Globe followed the best practice of deploying multiple vehicles. Your business may want to examine whitepapers, e-newsletters, blogs, videos, and webinars that are discoverable online. Those assets can be included in both paid and hosted campaigns. Hosted content resides on your company’s website, and you can maximize search engine optimization (SEO) by following a holistic approach where your website and related content complement each other. A recent Millward Brown Digital publisher survey revealed that site content and brand perception increase the effectiveness of online advertising. In essence, your site is its own brand.
That same approach also benefits your paid media strategies. An advertisement is more likely to be considered “premium inventory” by ad networks (that would drive traffic to your business) if the visitor experience on your site is meaningful and as well conceived as any other product. For example, Bell Environmental, a local exterminator in New York City, ran a successful campaign using Roscoe the bed bug-sniffing dog.
Roscoe has his own landing page with informative and fun content. Customers can visit the site to experience the Roscoe “brand” to learn about the bed bug problem, which can be resolved with Bell’s bed bug removal services. That approach is more likely to get Roscoe (and by proxy, Bell) noticed by consumers. The Millward Brown study found that that the most established site measured had an online ad-awareness score 128% higher than brands that had invested less into a content strategy.
Of course, Roscoe had originally been featured on local TV, which kick-started the online campaign, but Bell Environmental has taken it a step further with the supportive activities that we alluded to earlier. The company is now promoting Roscoe on YouTube and on its website, and has learned that content is discovered in many ways, including through social media and relevant ad placements.
Smart search (SEO and SEM) plus strategically placed media can maximize the right consumers or business clients’ ability to ‘discover’ an SMB’s content. It’s about being found in the right place and context, and the right place may not be the most obvious one.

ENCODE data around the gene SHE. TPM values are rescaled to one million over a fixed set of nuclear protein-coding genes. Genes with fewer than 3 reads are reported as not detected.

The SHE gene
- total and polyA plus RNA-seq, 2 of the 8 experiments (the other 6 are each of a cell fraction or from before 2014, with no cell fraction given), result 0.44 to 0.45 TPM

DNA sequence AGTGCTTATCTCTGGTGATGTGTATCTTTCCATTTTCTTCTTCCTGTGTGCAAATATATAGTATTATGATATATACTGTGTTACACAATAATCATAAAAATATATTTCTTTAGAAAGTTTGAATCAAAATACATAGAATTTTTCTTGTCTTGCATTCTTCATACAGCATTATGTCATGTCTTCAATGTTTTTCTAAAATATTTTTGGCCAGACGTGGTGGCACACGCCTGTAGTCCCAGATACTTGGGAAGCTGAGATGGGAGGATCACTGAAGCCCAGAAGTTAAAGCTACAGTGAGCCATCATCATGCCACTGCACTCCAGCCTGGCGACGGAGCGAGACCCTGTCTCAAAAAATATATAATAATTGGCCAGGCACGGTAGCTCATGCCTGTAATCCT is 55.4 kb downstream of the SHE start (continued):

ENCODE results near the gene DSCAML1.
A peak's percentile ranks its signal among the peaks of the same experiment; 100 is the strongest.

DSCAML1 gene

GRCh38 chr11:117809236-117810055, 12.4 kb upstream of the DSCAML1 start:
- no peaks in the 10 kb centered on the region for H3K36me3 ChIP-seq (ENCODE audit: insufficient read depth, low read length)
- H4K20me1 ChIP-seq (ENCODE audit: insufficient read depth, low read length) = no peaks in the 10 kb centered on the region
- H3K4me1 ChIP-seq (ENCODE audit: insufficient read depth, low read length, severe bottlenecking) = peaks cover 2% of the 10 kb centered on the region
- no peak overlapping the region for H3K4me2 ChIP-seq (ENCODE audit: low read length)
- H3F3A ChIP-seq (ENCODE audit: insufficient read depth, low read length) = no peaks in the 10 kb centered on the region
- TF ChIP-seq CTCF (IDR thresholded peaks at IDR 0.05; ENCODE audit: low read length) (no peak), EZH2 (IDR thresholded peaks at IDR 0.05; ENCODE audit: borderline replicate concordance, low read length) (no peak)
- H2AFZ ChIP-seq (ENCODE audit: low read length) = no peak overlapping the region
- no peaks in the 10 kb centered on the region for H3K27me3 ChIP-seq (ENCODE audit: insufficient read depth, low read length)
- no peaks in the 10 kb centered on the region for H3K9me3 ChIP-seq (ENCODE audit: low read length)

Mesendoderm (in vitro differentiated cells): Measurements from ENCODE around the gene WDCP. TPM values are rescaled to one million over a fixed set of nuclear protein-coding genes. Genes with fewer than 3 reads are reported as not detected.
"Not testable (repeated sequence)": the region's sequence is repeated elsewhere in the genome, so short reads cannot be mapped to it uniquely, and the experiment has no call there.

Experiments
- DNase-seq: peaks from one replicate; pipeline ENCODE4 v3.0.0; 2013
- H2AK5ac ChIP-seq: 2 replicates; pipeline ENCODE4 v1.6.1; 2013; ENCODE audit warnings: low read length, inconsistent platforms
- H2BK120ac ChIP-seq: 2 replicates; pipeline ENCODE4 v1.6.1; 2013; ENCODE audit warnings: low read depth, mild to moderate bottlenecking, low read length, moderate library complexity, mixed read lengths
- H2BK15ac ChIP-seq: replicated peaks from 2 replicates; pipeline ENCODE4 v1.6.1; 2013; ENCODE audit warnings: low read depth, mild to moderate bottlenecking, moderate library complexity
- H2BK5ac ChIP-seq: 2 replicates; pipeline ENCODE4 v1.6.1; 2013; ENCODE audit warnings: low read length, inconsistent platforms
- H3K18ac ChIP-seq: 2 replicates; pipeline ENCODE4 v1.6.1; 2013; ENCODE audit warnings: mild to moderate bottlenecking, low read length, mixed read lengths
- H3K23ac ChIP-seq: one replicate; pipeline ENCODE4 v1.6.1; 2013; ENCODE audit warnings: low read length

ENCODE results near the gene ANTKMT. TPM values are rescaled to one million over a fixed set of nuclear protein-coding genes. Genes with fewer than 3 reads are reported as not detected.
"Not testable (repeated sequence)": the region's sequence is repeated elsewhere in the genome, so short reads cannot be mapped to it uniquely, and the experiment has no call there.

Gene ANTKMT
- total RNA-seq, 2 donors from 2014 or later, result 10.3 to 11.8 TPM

Deploy an Impactful Distribution Strategy
YouTube isn’t the only option to get your content noticed – there are more opportunities than ever for small businesses to appear on premium sites through ad networks, and advanced targeting technologies can be affordable for the SMB. An advertising platform that’s driven by a semantic engine will allow you to promote your brands in the most relevant places, because it can ‘understand’ concepts and relationships between words. This ensures that your sponsored message is distributed and targeted adjacent to most relevant content, alongside topics you may not have even thought about when if you were only limiting yourself to keywords.
Don’t forget to leverage social media to distribute content and reward your loyal followers. Tap the power of customer relationships. As a small business, you have the advantage of creating personal relationships with your consumers. Get to know them and reward them with promotions that are relevant to their passions and interests; use the information you gather from social and in-store surveys to do this. Big brands don’t have the opportunity to truly understand customers; instead, they rely on data points – but machines aren’t personal.
Whether you are a small law firm, a Michigan manufacturer, or have bug-sniffing dogs, it holds true that online video can be a powerful tool to reach consumers. Your unique understanding of the local market and relevance are your biggest advantages. Creativity, planning, and distribution go hand-in-hand to make regional brands are noticeable as really big businesses.